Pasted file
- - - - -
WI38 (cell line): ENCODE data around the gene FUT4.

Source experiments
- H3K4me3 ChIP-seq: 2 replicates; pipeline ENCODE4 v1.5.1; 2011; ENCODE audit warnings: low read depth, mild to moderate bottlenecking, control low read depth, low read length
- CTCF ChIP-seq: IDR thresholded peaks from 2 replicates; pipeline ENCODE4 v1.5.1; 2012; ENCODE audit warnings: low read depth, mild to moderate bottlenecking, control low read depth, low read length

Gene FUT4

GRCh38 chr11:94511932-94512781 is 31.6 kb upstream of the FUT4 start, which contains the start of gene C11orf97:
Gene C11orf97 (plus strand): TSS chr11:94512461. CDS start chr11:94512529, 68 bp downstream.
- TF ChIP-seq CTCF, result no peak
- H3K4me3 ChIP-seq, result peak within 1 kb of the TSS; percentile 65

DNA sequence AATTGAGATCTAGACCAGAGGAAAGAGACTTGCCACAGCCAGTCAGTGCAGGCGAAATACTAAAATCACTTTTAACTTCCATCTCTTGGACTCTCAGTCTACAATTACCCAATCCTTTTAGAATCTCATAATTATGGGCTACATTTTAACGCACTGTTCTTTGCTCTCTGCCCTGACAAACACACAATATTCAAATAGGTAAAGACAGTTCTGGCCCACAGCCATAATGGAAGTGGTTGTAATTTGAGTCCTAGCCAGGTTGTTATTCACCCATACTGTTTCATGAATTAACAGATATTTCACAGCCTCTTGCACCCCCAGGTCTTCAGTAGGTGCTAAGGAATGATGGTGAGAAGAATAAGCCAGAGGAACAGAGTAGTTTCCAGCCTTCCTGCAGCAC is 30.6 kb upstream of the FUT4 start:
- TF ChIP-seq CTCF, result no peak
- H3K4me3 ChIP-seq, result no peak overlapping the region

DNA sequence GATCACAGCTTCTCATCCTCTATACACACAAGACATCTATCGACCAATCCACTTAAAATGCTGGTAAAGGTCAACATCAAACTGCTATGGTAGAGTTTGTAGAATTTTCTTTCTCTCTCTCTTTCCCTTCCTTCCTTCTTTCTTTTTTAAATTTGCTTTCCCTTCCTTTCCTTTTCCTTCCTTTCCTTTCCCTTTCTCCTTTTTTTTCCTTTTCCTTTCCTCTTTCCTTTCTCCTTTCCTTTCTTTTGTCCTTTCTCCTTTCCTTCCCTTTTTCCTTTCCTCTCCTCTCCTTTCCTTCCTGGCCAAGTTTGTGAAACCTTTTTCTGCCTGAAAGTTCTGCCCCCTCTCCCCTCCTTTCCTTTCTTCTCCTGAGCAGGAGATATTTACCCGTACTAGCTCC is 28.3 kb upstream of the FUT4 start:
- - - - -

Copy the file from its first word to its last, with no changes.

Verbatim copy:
WI38 (cell line): ENCODE data around the gene FUT4.

Source experiments
- H3K4me3 ChIP-seq: 2 replicates; pipeline ENCODE4 v1.5.1; 2011; ENCODE audit warnings: low read depth, mild to moderate bottlenecking, control low read depth, low read length
- CTCF ChIP-seq: IDR thresholded peaks from 2 replicates; pipeline ENCODE4 v1.5.1; 2012; ENCODE audit warnings: low read depth, mild to moderate bottlenecking, control low read depth, low read length

Gene FUT4

GRCh38 chr11:94511932-94512781 is 31.6 kb upstream of the FUT4 start, which contains the start of gene C11orf97:
Gene C11orf97 (plus strand): TSS chr11:94512461. CDS start chr11:94512529, 68 bp downstream.
- TF ChIP-seq CTCF, result no peak
- H3K4me3 ChIP-seq, result peak within 1 kb of the TSS; percentile 65

DNA sequence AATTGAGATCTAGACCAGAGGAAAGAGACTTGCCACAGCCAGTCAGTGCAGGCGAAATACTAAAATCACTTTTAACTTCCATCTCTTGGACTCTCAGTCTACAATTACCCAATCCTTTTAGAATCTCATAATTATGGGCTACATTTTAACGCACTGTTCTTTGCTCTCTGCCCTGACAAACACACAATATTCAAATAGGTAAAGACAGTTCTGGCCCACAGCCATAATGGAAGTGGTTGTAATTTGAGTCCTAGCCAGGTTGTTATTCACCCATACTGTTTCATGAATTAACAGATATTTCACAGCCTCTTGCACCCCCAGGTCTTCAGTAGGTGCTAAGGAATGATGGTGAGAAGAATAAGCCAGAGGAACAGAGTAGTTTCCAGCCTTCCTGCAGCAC is 30.6 kb upstream of the FUT4 start:
- TF ChIP-seq CTCF, result no peak
- H3K4me3 ChIP-seq, result no peak overlapping the region

DNA sequence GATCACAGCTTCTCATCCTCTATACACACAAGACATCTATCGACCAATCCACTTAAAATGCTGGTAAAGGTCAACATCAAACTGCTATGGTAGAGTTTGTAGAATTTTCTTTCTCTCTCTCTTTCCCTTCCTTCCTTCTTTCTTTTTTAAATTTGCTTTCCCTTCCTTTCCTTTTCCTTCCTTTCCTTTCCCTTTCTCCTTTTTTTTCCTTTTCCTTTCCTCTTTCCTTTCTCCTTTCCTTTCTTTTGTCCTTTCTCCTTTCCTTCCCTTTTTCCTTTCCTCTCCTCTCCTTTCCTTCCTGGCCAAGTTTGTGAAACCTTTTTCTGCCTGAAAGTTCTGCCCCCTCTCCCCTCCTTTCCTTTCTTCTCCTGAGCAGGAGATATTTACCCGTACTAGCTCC is 28.3 kb upstream of the FUT4 start: